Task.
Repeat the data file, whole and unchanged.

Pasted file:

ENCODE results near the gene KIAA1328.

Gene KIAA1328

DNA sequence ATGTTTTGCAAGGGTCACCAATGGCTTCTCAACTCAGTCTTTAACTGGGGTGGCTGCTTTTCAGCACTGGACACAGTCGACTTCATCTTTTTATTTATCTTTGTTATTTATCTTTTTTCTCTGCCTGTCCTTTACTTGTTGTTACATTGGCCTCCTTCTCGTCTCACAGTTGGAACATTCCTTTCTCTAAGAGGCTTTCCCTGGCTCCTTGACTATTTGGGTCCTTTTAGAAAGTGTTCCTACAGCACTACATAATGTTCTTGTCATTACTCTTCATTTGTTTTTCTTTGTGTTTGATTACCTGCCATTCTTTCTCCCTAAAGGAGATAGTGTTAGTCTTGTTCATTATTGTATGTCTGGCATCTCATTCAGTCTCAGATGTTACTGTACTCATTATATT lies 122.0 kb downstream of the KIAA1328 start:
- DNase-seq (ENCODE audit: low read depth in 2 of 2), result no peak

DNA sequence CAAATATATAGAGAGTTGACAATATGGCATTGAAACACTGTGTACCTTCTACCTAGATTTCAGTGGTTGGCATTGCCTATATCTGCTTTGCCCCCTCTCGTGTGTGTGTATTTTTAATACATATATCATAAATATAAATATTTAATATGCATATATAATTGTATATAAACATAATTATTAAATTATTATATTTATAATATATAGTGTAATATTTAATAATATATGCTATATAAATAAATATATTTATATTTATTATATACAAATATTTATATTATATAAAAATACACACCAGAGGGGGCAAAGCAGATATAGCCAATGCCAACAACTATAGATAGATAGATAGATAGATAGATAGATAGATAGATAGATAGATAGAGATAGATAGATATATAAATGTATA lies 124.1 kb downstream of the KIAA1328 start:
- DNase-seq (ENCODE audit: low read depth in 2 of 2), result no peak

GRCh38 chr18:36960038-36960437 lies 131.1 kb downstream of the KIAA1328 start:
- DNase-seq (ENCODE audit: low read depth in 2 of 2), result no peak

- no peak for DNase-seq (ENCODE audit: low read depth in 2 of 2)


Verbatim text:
ENCODE results near the gene KIAA1328.

Gene KIAA1328

DNA sequence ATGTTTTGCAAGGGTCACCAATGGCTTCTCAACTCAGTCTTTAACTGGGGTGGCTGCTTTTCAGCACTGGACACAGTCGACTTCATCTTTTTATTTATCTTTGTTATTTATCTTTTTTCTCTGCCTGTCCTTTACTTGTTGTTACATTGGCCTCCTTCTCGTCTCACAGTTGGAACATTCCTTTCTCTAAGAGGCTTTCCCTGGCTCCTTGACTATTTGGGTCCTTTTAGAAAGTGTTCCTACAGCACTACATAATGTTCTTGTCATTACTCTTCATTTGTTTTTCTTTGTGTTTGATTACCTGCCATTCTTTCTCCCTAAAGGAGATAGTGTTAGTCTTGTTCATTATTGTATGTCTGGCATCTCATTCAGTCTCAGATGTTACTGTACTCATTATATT lies 122.0 kb downstream of the KIAA1328 start:
- DNase-seq (ENCODE audit: low read depth in 2 of 2), result no peak

DNA sequence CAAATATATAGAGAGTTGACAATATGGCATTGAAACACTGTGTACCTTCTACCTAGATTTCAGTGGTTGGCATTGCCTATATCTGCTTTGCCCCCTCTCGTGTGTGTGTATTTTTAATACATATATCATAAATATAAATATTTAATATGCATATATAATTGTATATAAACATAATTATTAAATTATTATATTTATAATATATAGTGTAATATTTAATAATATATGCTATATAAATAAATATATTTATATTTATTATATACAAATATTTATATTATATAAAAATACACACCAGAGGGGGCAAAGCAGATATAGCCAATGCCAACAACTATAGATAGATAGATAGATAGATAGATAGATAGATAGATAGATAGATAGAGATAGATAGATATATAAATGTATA lies 124.1 kb downstream of the KIAA1328 start:
- DNase-seq (ENCODE audit: low read depth in 2 of 2), result no peak

GRCh38 chr18:36960038-36960437 lies 131.1 kb downstream of the KIAA1328 start:
- DNase-seq (ENCODE audit: low read depth in 2 of 2), result no peak

- no peak for DNase-seq (ENCODE audit: low read depth in 2 of 2)